Your browser doesn't support javascript.
Show: 20 | 50 | 100
Results 1 - 12 de 12
Filter
1.
Huanjing yu Zhiye Yixue = Journal of Environmental & Occupational Medicine ; 39(8):871, 2022.
Article in English | ProQuest Central | ID: covidwho-2030329

ABSTRACT

[Background] Since the outbreak of the COVID-19 epidemic, staff of the centers for disease control and prevention (CDC) have been burdened with heavy epidemic prevention control, and excessive occupational stress can cause depression and other psychological problems. [Objective] To explore the status of occupational stress, resilience, and depression of CDC staff and potential relationships between them. [Methods] From December 2020 to April 2021, a survey was conducted at provincial and municipal levels, and the stratified cluster sampling method was used at county (district) level to select a total of 3514 samples. Their occupational stress, resilience, and depression status were evaluated using the Chinese Effort-Reward Imbalance Scale (ERI), the Chinese Connor-Davidson Resilience Scale (CD-RISC), and the Patient Health Questionnaire (PHQ-9). Independent samplet test, analysis of variance, χ2 test, Pearson correlation analysis, and mediation test (structural equation model) were conducted. [Results] The positive rate of occupational stress was 34.29% in the CDC staff, the resilience score was 66.28±15.32, and the positive rate of depression was 48.58%. Significant differences were found in the positive rates of occupational stress among different groups of gender, age, education background, marital status, administrative duty, weekly exercise frequency, chronic disease prevalence, and participation in epidemic control (P<0.05);in the resilience scores among different groups of gender, age, administrative duty, weekly exercise frequency, chronic disease prevalence, and participation in epidemic control (P<0.05);in the positive rates of depression among different groups of gender, age, educational background, personal monthly income, weekly exercise frequency, chronic disease prevalence, and participation in epidemic control (P<0.05). Occupational stress was negatively correlated with resilience (r=−0.165,P<0.01). Resilience was negatively correlated with depression (r=−0.383,P<0.01). Occupational stress was positively correlated with depression (r=0.343, P<0.01). The structural equation embracing a partial mediating effect of resilience on the relationship occupational stress and depression was established, and the partial mediating effect was 0.039, accounting for 10.46% of the total effect. [Conclusion] High positive rates of occupational stress, reduced resilience, and depression are shown among CDC staff in the context of the COVID-19 epidemic, and resilience partially mediates the effect of occupational stress on depression. The study findings suggest that improving resilience may reduce occupational stress and depression in CDC staff.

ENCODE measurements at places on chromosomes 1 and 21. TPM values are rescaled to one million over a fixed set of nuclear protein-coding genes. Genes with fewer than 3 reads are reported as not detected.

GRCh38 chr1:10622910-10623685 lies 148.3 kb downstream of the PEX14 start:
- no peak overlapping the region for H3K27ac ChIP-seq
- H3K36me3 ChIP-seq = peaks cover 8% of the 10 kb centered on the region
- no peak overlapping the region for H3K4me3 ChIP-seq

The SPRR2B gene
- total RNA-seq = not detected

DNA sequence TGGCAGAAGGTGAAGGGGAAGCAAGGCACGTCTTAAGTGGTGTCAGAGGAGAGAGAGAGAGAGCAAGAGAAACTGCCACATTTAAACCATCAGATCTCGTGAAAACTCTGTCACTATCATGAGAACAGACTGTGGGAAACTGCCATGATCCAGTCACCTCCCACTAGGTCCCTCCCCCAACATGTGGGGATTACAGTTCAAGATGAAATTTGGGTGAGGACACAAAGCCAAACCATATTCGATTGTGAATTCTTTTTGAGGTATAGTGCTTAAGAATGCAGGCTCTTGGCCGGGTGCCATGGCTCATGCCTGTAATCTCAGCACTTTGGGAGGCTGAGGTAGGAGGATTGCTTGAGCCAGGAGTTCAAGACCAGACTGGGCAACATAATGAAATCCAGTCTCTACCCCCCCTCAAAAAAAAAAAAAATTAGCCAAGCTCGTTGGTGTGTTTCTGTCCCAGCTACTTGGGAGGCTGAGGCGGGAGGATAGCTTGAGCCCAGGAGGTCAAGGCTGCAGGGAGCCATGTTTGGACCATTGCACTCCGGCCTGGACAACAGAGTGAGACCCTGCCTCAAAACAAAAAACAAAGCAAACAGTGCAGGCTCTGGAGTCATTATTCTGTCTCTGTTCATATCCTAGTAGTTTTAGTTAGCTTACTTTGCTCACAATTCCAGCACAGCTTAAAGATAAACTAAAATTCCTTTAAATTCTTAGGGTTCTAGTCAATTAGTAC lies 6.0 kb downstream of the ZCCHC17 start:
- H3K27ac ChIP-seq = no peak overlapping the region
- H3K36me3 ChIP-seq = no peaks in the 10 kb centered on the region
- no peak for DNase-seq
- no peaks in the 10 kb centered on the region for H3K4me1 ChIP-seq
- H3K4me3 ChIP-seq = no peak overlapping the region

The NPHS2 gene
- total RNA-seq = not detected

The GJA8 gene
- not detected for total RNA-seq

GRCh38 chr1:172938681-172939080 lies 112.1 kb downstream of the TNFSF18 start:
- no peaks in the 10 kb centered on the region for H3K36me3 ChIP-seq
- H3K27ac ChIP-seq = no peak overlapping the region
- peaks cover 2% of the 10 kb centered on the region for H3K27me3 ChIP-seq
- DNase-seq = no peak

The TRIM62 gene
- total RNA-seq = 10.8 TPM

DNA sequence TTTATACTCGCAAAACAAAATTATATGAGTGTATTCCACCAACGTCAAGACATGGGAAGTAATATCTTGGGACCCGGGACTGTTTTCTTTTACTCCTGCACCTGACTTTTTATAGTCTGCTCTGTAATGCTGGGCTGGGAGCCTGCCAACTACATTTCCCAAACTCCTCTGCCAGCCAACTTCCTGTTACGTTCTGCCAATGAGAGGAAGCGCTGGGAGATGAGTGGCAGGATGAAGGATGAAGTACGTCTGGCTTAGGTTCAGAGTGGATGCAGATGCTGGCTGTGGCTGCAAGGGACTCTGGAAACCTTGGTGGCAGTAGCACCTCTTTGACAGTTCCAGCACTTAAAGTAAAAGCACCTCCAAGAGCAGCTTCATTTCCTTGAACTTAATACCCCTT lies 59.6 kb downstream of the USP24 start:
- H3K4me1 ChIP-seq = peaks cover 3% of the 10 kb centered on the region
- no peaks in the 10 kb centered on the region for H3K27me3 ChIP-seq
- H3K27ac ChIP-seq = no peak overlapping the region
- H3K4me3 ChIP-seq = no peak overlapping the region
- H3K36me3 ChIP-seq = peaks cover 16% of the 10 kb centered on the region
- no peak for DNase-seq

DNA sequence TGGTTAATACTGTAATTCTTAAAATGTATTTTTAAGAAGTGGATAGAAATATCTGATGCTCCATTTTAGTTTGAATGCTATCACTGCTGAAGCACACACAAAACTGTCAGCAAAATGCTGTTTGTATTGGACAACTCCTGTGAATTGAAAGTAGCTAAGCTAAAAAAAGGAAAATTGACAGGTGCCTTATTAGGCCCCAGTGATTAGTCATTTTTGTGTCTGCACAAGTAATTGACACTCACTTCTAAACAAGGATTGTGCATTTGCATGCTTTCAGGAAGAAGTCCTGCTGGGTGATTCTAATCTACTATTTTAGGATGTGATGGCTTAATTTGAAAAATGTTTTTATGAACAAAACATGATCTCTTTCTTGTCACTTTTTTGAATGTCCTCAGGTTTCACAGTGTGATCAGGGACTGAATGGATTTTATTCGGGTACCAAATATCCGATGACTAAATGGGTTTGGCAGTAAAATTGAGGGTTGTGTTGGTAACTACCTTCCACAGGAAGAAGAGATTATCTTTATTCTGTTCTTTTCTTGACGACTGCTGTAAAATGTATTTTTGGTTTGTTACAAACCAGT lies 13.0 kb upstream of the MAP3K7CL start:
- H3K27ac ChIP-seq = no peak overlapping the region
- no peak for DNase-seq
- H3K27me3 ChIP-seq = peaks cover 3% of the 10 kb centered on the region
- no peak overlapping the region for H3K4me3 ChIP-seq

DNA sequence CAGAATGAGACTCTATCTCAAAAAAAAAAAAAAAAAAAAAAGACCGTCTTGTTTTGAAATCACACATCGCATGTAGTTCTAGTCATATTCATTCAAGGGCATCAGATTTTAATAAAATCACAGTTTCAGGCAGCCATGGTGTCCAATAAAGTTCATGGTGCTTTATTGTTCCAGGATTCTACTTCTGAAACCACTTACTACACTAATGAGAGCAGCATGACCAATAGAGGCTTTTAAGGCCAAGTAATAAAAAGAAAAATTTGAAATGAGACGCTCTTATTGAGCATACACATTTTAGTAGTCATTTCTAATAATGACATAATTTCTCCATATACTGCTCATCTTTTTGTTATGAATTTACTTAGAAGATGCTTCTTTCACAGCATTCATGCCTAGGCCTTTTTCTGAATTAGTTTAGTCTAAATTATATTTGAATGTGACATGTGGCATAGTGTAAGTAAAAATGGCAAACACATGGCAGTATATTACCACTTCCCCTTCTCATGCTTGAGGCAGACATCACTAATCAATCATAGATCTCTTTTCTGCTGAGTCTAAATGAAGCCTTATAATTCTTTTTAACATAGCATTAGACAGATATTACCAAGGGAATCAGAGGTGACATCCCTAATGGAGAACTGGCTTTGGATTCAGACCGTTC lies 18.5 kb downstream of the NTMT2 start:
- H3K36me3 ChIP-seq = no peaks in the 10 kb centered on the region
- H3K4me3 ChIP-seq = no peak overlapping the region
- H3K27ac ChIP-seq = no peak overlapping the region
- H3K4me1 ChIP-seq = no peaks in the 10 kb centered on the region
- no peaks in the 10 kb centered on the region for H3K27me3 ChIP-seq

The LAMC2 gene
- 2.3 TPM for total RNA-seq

2.
Front Cell Infect Microbiol ; 12: 953027, 2022.
Article in English | MEDLINE | ID: covidwho-2022658

ABSTRACT

Quick differentiation of the circulating variants and the emerging recombinant variants of SARS-CoV-2 is essential to monitor their transmission. However, the widely used gene sequencing method is time-consuming and costly when facing the viral recombinant variants, because partial or whole genome sequencing is required. Allele-specific real time RT-PCR (qRT-PCR) represents a quick and cost-effective method in SNP genotyping and has been successfully applied for SARS-CoV-2 variant screening. In the present study, we developed a panel of 3 multiplex allele-specific qRT-PCR assays targeting 12 key differential mutations for quick differentiation of SARS-CoV-2 recombinant variants (XD and XE) and Omicron subvariants (BA.1 and BA.2). Two parallel multiplex qRT-PCR reactions were designed to separately target the protype allele and the mutated allele of the four mutations in each allele-specific qRT-PCR assay. The variation of Cp values (ΔCp) between the two multiplex qRT-PCR reactions was applied for mutation determination. The developed multiplex allele-specific qRT-PCR assays exhibited outstanding analytical sensitivities (with limits of detection [LoDs] of 2.97-27.43 copies per reaction), wide linear detection ranges (107-100 copies per reaction), good amplification efficiencies (82% to 95%), good reproducibility (Coefficient of Variations (CVs) < 5% in both intra-assay and inter-assay tests) and clinical performances (99.5%-100% consistency with Sanger sequencing). The developed multiplex allele-specific qRT-PCR assays in this study provide an alternative tool for quick differentiation of SARS-CoV-2 recombinant variants (XD and XE) and Omicron subvariants (BA.1 and BA.2).


Subject(s)
COVID-19 , SARS-CoV-2 , Alleles , COVID-19/diagnosis , COVID-19 Testing , Humans , RNA, Viral/genetics , Reproducibility of Results , Reverse Transcriptase Polymerase Chain Reaction , SARS-CoV-2/genetics
3.
EuropePMC; 2020.
Preprint in English | EuropePMC | ID: ppcovidwho-315208

ABSTRACT